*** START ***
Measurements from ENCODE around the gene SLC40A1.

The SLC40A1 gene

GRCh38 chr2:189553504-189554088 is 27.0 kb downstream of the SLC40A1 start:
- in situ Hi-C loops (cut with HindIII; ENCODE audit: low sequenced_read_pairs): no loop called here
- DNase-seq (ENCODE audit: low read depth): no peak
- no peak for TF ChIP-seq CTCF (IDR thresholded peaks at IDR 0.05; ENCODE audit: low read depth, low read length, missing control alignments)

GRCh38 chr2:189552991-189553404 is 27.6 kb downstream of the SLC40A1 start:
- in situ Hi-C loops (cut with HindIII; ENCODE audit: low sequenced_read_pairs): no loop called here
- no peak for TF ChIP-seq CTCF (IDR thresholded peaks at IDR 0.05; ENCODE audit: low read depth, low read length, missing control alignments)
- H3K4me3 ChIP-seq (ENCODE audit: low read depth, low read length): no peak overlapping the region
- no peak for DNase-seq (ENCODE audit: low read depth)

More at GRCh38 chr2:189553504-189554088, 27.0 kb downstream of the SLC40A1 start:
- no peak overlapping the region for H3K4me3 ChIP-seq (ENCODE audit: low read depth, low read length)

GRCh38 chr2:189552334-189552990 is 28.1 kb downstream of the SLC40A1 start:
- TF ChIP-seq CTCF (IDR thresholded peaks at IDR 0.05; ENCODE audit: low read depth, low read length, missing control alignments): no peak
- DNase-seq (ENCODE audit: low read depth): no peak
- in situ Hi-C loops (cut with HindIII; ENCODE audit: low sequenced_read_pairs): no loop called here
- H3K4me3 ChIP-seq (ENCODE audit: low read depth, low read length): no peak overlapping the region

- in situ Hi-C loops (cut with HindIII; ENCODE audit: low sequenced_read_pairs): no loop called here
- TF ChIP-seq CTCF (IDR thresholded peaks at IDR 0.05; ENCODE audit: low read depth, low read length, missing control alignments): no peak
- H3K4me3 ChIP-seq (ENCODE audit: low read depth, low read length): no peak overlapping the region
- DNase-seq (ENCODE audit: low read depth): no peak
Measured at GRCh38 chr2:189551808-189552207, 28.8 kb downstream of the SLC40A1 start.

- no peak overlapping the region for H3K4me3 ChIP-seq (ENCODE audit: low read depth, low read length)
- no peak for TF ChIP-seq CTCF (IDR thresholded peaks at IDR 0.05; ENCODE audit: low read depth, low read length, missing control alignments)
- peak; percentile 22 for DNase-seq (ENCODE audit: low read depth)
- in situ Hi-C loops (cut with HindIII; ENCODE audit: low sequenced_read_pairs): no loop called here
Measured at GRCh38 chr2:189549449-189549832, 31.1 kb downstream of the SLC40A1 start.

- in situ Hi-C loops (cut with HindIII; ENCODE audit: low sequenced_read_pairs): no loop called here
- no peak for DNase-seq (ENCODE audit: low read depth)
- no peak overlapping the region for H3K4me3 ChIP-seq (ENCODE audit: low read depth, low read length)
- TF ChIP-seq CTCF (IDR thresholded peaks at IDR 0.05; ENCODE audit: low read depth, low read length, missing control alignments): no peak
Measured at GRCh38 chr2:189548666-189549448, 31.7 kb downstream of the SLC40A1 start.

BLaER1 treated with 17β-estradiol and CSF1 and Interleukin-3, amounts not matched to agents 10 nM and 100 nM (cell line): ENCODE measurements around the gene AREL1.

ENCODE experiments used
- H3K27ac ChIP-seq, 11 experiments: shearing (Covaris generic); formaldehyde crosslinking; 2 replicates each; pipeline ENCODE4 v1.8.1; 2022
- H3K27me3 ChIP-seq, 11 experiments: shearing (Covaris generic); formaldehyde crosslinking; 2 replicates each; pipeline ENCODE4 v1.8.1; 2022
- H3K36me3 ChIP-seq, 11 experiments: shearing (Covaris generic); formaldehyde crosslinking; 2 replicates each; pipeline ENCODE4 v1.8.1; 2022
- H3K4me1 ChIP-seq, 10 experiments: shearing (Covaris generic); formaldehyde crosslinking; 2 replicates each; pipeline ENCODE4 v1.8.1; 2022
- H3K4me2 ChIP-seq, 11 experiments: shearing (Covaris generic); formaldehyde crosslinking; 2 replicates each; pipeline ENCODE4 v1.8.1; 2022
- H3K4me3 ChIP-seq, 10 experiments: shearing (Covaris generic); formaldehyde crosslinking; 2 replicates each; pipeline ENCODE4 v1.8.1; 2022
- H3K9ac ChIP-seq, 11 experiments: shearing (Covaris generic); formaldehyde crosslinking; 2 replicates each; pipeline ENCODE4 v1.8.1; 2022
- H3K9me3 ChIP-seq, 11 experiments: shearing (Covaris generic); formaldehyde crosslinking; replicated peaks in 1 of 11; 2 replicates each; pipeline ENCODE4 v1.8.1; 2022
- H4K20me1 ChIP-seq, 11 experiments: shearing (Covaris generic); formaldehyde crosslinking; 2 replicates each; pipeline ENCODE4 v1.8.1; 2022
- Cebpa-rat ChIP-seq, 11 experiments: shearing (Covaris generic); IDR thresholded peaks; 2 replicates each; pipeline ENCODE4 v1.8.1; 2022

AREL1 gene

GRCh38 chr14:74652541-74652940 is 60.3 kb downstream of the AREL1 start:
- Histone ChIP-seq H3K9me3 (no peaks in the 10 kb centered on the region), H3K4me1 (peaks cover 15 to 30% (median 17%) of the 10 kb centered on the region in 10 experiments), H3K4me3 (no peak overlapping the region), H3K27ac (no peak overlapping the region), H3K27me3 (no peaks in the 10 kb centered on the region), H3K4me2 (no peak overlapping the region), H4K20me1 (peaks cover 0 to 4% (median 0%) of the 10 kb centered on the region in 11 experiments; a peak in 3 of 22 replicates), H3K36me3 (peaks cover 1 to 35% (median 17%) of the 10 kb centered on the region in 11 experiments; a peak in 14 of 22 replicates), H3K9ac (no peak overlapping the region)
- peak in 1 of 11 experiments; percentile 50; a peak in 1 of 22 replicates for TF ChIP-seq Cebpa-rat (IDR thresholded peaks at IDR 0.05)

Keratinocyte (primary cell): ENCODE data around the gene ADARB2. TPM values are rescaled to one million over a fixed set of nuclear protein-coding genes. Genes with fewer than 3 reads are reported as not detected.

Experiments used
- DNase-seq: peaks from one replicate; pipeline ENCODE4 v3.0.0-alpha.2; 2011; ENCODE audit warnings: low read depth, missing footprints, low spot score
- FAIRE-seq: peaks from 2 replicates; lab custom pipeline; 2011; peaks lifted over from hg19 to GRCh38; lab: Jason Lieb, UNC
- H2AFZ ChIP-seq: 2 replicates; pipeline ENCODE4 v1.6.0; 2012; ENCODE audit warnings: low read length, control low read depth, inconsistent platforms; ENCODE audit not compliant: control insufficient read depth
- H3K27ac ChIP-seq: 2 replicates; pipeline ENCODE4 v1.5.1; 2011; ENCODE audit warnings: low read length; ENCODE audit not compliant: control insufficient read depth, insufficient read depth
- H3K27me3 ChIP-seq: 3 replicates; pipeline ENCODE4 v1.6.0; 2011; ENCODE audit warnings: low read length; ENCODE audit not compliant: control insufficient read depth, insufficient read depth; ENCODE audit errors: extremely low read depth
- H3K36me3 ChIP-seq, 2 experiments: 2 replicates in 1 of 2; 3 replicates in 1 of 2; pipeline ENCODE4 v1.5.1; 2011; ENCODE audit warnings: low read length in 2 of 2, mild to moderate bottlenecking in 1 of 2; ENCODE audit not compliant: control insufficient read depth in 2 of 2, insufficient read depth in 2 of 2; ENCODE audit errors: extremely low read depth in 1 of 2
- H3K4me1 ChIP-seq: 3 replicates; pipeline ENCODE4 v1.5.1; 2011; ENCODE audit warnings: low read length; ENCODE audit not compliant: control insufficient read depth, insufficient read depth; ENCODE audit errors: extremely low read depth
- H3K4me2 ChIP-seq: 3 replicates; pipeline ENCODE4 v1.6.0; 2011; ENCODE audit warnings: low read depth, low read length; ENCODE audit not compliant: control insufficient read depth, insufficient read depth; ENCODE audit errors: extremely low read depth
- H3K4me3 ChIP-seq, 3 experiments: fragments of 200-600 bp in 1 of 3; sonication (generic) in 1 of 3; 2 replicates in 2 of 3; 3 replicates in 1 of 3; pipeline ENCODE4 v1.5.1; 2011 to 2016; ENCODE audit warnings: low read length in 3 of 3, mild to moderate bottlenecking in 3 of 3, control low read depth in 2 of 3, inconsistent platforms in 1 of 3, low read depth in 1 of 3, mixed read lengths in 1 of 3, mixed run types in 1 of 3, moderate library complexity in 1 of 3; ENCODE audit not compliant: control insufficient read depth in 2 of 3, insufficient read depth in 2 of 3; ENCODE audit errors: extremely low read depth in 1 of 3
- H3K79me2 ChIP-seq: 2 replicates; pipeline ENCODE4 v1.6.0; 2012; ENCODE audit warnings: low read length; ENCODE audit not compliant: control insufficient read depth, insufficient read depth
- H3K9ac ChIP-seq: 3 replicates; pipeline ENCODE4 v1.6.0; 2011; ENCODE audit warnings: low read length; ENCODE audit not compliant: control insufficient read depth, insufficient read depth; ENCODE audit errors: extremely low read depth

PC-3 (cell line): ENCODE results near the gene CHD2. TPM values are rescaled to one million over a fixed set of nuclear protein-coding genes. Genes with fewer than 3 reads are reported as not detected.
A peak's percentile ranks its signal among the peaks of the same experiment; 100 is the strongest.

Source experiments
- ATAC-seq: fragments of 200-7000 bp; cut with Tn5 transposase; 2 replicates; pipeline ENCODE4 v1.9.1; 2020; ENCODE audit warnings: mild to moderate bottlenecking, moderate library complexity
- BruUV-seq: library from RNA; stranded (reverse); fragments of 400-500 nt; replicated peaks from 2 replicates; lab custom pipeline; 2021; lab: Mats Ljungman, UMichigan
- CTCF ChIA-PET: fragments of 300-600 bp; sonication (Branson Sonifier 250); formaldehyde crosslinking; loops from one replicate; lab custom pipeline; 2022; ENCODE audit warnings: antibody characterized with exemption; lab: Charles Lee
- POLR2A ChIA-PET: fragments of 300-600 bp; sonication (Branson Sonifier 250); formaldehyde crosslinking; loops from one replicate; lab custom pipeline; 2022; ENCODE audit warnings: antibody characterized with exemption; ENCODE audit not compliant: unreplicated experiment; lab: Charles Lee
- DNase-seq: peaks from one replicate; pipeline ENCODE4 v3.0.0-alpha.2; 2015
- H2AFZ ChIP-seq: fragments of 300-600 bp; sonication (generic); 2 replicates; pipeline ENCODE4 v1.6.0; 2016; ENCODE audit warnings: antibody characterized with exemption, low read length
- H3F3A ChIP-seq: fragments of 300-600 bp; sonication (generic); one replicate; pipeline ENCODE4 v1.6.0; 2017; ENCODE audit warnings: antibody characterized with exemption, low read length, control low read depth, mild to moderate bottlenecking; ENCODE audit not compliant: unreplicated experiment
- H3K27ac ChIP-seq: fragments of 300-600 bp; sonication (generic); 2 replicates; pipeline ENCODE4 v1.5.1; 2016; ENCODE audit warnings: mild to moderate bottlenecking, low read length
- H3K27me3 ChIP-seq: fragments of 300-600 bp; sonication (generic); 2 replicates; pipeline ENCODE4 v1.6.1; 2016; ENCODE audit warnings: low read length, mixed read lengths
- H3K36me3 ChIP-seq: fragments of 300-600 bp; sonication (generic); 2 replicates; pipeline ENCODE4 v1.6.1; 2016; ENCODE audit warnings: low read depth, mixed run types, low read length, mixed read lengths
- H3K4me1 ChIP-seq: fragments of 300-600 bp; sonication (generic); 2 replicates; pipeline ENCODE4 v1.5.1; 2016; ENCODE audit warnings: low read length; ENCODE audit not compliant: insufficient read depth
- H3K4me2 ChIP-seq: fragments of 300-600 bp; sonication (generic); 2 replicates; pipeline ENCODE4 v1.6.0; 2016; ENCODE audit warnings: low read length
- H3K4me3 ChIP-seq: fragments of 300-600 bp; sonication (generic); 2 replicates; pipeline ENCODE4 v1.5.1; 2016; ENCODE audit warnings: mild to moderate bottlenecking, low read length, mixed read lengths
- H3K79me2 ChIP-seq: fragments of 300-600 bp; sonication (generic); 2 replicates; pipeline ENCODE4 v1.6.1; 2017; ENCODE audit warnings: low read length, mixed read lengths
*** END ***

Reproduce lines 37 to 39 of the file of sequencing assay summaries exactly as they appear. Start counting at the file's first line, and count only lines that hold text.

- H3K27me3 ChIP-seq, 11 experiments: shearing (Covaris generic); formaldehyde crosslinking; 2 replicates each; pipeline ENCODE4 v1.8.1; 2022
- H3K36me3 ChIP-seq, 11 experiments: shearing (Covaris generic); formaldehyde crosslinking; 2 replicates each; pipeline ENCODE4 v1.8.1; 2022
- H3K4me1 ChIP-seq, 10 experiments: shearing (Covaris generic); formaldehyde crosslinking; 2 replicates each; pipeline ENCODE4 v1.8.1; 2022